RIP Arthur Jackson, Medal of Honor recipient from the Battle of Peleliu

 
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RIP Arthur Jackson, Medal of Honor recipient from the Battle of Peleliu

Sadly, the number of living Medal of Honor recipients has decreased by one hero:

Marine Corps Capt. Arthur J. Jackson, who received the Medal of Honor for killing 50 Japanese soldiers and silencing a dozen enemy pillboxes during the World War II battle of Peleliu, and almost two decades later was forced out of the service after covering up his slaying of an alleged Cuban spy, died June 14 in Boise, Idaho. He was 92.  The Congressional Medal of Honor Society announced the death but did not provide a cause.

Pfc. Jackson, then 19, was with the 1st Marine Division in the western Pacific during one of the most grueling battles in that theater of operations. He was among the wave of U.S. forces that landed on Japanese-controlled Peleliu on Sept. 15, 1944, with the intent of overtaking it within days and securing the entire Palau Islands chain in advance of the invasion of the Philippines and Japan.

Instead they met a large, determined and heavily fortified Japanese resistance, about 11,000 troops in all, that inflicted heavy casualties and kept the battle raging for two months before U.S. forces prevailed. Eventually more than 27,000 Americans were involved in the struggle for Peleliu, and they endured one of the highest rates of death and injury in the Pacific, with at least 2,300 killed and 8,400 wounded.

In 2011 PFC Jackson did an interview for the Medal of Honor book. 

Lucky day indeed:

For conspicuous gallantry and intrepidity at the risk of his life above and beyond the call of duty while serving with the Third Battalion, Seventh Marines, First Marine Division, in action against enemy Japanese forces on the Island of Peleliu in the Palau Group, September 18, 1944. Boldly taking the initiative when his platoon's left flank advance was held up by the fire of Japanese troops concealed in strongly fortified positions, Private First Class Jackson unhesitatingly proceeded forward of our lines and, courageously defying the heavy barrages, charged a large pillbox housing approximately thirty-five enemy soldiers. Pouring his automatic fire into the opening of the fixed installation to trap the occupying troops, he hurled white phosphorus grenades and explosive charges brought up by a fellow Marine, demolishing the pillbox and killing all of the enemy. Advancing alone under the continuous fire from other hostile emplacements, he employed a similar means to smash two smaller positions in the immediate vicinity. Determined to crush the entire pocket of resistance although harassed on all sides by the shattering blasts of Japanese weapons and covered only by small rifle parties, he stormed one gun position after another, dealing death and destruction to the savagely fighting enemy in his inexorable drive against the remaining defenses and succeeded in wiping out a total of twelve pillboxes and fifty Japanese soldiers. Stouthearted and indomitable despite the terrific odds, Private First Class Jackson resolutely maintained control of the platoon's left flank movement throughout his valiant one-man assault and, by his cool decision and relentless fighting spirit during a critical situation, contributed essentially to the complete annihilation of the enemy in the southern sector of the island. His gallant initiative and heroic conduct in the face of extreme peril reflect the highest credit upon Private First Class Jackson and the United States Naval Service.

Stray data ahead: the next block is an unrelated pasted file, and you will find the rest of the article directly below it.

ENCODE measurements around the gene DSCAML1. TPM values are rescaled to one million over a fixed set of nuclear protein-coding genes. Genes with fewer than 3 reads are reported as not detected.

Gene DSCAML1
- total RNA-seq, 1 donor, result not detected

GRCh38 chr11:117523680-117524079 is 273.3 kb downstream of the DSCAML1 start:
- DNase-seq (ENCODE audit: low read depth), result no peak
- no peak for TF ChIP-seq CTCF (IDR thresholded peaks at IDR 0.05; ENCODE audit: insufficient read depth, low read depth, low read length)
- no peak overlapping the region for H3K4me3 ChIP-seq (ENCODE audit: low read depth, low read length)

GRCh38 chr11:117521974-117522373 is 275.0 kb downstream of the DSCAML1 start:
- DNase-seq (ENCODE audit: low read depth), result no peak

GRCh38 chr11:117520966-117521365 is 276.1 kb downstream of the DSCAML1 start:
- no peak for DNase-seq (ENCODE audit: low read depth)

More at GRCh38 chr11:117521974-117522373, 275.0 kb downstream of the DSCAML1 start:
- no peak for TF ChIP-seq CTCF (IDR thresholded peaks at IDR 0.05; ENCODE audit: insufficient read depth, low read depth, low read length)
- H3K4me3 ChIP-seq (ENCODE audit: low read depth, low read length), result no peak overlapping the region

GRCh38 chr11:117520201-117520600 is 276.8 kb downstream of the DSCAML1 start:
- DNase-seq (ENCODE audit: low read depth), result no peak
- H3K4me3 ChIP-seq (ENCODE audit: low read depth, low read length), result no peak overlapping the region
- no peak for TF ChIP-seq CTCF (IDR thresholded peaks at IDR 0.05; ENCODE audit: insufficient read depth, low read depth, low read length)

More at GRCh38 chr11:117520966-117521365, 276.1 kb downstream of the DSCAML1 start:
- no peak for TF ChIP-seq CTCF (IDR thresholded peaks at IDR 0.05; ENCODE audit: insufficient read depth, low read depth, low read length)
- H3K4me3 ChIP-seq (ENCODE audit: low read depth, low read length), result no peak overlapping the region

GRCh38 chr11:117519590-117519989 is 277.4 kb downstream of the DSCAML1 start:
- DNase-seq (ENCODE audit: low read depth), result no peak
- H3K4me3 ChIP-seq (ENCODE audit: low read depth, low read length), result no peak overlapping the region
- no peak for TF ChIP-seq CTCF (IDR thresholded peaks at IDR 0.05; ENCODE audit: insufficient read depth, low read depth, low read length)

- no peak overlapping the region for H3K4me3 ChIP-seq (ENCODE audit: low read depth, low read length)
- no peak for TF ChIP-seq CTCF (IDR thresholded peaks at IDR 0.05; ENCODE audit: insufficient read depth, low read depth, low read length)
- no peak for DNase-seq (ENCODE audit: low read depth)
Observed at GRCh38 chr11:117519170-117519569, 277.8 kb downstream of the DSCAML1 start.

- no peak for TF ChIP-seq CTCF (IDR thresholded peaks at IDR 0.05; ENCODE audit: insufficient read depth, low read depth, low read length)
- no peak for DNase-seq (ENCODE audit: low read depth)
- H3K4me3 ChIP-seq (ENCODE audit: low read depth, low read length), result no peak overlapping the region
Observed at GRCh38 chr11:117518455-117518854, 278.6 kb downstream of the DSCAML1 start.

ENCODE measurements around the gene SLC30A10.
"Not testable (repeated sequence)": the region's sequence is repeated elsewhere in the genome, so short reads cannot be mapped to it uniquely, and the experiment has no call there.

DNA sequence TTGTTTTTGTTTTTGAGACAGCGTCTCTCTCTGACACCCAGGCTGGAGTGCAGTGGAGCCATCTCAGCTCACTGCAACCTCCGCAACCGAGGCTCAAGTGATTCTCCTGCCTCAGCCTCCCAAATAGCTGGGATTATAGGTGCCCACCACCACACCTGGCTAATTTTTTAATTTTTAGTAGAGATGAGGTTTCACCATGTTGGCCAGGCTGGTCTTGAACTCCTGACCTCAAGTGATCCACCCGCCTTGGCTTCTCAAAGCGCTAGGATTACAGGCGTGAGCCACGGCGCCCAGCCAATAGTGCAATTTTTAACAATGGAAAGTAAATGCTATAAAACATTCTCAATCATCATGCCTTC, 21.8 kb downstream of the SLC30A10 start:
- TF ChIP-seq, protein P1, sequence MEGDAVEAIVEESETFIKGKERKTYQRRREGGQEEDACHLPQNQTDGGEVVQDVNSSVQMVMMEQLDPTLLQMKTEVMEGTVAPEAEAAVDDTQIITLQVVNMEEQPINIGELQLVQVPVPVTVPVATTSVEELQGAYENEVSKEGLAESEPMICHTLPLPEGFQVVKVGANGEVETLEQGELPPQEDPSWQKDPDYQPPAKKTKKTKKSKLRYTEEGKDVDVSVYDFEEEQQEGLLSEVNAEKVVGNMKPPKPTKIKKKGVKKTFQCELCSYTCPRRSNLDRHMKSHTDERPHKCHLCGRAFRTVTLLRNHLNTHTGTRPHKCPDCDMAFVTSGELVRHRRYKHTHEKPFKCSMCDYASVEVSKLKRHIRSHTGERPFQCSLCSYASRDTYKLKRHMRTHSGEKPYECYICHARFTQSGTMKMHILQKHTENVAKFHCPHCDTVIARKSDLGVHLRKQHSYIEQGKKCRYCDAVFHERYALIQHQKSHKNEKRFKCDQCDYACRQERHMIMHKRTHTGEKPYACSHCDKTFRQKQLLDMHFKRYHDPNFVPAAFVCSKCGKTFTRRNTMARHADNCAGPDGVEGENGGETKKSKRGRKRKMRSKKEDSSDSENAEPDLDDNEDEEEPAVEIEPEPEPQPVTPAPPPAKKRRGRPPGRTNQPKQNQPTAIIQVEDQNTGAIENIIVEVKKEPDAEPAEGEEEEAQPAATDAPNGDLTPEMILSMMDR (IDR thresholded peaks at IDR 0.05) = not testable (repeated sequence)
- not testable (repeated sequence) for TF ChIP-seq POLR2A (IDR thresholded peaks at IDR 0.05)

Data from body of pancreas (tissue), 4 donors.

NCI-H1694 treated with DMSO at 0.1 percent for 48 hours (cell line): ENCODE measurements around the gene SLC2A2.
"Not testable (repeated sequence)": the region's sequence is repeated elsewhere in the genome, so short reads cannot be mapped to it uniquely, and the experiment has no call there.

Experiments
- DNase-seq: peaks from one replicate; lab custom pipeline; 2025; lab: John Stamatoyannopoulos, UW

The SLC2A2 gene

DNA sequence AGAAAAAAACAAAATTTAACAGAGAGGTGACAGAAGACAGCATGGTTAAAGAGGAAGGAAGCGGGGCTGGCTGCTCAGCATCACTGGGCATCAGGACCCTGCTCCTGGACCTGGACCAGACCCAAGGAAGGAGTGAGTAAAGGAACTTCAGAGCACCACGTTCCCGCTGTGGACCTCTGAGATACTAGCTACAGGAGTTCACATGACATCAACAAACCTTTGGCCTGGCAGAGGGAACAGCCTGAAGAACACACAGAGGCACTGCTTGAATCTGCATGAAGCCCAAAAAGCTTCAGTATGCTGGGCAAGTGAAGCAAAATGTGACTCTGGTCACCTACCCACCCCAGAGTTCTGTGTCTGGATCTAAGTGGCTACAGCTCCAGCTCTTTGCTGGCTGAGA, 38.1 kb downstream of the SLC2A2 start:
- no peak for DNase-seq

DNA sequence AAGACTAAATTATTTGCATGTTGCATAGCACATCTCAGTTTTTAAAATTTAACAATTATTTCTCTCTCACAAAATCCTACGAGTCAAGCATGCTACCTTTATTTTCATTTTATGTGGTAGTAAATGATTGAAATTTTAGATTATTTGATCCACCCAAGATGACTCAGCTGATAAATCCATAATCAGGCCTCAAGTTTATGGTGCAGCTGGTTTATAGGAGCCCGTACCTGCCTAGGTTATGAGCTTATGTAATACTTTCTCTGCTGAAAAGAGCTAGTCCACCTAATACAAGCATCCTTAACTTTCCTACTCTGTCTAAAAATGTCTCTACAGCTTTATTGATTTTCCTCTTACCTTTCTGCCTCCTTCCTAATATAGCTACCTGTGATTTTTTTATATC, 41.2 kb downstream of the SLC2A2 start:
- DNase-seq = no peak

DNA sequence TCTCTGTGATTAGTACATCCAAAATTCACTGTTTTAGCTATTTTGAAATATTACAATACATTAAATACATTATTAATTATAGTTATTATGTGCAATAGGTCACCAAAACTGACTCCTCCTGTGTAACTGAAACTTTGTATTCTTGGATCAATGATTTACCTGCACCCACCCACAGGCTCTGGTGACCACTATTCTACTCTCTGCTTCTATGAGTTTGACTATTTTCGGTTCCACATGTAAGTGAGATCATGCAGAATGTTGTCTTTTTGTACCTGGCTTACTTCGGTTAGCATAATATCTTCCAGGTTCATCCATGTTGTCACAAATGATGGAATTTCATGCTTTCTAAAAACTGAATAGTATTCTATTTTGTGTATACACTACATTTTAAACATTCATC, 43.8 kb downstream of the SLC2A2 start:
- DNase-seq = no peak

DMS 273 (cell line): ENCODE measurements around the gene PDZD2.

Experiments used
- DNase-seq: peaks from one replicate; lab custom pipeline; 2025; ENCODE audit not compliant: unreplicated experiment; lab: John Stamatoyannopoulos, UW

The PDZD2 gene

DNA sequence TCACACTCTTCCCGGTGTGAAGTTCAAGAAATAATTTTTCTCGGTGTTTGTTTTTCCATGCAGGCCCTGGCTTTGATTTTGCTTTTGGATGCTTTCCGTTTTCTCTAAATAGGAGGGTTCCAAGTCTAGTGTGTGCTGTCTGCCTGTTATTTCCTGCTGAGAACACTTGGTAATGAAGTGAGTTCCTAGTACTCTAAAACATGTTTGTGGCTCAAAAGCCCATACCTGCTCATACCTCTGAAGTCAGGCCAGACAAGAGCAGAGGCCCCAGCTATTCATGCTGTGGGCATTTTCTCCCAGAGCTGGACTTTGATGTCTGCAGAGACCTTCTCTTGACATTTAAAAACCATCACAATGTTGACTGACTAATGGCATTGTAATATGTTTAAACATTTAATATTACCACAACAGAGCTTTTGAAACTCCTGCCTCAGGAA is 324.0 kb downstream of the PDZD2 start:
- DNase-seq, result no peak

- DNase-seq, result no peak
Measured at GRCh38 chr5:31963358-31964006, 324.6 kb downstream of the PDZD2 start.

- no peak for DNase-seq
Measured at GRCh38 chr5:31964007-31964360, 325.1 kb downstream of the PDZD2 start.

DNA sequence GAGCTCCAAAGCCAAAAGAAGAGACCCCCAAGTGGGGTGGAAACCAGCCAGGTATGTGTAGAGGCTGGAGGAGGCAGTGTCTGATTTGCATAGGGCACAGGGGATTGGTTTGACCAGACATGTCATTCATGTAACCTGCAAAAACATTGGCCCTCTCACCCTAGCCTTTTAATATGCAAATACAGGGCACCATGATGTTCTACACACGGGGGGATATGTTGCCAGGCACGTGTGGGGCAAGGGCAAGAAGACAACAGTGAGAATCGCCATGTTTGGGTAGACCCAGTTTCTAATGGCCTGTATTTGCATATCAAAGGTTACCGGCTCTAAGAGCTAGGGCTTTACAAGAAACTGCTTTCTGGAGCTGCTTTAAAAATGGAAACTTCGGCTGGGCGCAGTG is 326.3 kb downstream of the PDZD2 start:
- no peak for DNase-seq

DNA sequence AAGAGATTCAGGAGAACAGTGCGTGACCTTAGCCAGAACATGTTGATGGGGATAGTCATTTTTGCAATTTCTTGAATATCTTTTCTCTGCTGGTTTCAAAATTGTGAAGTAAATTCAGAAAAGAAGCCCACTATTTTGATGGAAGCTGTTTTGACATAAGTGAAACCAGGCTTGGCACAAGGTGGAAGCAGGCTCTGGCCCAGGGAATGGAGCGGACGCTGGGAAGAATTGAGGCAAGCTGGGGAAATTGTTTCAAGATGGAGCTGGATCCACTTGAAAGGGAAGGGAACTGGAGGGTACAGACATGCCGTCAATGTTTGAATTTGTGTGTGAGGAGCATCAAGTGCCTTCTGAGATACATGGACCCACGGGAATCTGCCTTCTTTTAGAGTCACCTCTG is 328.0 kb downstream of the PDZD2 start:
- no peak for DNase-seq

My friend Doug Sterner who writes for Home of Heroes posted a handy graphic on his Facebook page regarding the numbers of living recipients:

RIP Private First Class (later CPT) Jackson.

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News from the World of Military and Veterans Issues. Iraq and A-Stan in parenthesis reflects that the author is currently deployed to that theater.